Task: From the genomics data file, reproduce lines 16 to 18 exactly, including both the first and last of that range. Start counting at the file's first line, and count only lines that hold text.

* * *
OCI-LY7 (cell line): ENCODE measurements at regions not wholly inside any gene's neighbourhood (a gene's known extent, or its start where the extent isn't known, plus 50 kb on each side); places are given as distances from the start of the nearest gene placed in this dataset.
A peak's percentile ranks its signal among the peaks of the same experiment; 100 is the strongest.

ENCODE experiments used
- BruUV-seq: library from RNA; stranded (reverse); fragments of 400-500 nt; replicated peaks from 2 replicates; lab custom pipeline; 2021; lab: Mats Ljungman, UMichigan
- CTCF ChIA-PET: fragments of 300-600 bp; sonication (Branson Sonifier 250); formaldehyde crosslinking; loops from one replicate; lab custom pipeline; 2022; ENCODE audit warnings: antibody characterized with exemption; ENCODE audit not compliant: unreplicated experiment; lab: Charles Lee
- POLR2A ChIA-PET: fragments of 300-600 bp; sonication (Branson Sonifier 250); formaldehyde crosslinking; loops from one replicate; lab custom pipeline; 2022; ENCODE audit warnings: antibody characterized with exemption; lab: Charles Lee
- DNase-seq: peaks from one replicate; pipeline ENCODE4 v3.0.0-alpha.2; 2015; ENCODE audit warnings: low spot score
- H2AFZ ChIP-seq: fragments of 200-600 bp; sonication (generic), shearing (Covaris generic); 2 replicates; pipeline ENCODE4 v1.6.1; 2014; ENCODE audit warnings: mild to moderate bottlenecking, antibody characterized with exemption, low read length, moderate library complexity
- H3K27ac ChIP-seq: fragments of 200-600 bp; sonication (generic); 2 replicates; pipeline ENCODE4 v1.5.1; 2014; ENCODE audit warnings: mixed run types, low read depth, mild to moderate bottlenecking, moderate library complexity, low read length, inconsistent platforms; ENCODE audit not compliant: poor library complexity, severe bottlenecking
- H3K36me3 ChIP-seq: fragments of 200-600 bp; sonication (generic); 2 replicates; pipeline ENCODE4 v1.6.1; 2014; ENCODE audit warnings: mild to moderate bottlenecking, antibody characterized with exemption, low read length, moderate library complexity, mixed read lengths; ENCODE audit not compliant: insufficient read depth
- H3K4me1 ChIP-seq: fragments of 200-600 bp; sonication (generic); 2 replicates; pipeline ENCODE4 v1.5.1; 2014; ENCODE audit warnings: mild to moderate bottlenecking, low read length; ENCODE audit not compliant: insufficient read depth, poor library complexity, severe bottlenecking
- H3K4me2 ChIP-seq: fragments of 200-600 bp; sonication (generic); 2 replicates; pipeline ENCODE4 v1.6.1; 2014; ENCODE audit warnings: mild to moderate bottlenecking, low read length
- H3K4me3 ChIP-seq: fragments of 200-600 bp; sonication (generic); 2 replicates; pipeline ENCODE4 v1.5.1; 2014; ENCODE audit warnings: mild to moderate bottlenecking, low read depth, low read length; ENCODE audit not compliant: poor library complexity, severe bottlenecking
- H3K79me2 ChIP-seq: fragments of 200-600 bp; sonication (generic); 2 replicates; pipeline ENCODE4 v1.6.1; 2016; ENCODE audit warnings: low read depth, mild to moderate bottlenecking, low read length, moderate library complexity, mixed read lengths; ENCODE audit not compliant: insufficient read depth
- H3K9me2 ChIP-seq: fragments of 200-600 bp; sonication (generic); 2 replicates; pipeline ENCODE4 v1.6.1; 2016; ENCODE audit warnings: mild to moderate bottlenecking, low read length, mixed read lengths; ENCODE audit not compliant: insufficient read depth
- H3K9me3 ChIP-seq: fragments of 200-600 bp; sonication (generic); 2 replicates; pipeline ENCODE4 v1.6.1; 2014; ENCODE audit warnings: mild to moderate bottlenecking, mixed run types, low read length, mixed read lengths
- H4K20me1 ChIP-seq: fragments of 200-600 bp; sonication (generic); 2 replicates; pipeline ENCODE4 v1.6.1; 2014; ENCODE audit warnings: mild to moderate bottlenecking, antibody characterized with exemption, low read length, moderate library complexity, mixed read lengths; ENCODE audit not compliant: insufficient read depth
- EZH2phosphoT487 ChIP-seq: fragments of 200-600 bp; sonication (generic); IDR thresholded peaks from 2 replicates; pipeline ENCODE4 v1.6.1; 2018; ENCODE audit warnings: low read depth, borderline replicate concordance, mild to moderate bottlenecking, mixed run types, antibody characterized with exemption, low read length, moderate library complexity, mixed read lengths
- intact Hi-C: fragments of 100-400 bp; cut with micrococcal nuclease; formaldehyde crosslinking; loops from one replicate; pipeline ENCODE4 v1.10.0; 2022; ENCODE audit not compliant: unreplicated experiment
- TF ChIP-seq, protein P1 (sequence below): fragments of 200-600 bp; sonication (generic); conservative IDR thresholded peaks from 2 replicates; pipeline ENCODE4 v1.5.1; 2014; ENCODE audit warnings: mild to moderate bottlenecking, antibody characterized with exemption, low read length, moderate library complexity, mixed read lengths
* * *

- H3K9me3 ChIP-seq: fragments of 200-600 bp; sonication (generic); 2 replicates; pipeline ENCODE4 v1.6.1; 2014; ENCODE audit warnings: mild to moderate bottlenecking, mixed run types, low read length, mixed read lengths
- H4K20me1 ChIP-seq: fragments of 200-600 bp; sonication (generic); 2 replicates; pipeline ENCODE4 v1.6.1; 2014; ENCODE audit warnings: mild to moderate bottlenecking, antibody characterized with exemption, low read length, moderate library complexity, mixed read lengths; ENCODE audit not compliant: insufficient read depth
- EZH2phosphoT487 ChIP-seq: fragments of 200-600 bp; sonication (generic); IDR thresholded peaks from 2 replicates; pipeline ENCODE4 v1.6.1; 2018; ENCODE audit warnings: low read depth, borderline replicate concordance, mild to moderate bottlenecking, mixed run types, antibody characterized with exemption, low read length, moderate library complexity, mixed read lengths